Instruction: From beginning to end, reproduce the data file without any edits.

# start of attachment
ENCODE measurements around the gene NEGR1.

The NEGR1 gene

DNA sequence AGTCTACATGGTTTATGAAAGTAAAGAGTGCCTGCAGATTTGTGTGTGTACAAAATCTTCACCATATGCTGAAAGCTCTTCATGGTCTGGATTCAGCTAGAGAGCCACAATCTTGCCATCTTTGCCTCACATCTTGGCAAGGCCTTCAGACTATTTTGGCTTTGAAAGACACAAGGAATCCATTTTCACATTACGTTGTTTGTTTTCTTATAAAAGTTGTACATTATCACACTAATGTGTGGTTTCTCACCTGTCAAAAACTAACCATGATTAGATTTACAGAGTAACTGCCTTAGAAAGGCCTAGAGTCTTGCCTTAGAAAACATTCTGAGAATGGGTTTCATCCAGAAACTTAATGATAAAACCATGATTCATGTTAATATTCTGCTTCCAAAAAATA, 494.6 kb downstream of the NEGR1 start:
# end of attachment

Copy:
ENCODE measurements around the gene NEGR1.

The NEGR1 gene

DNA sequence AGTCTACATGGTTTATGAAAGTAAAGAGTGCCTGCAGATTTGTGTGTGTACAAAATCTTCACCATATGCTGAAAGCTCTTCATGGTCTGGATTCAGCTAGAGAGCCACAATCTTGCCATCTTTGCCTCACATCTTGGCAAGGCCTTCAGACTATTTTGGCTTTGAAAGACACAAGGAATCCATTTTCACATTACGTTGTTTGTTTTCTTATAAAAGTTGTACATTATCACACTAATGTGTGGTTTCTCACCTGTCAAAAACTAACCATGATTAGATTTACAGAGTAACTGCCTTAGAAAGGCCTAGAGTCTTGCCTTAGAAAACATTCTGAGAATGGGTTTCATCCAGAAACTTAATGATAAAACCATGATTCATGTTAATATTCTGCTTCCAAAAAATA, 494.6 kb downstream of the NEGR1 start: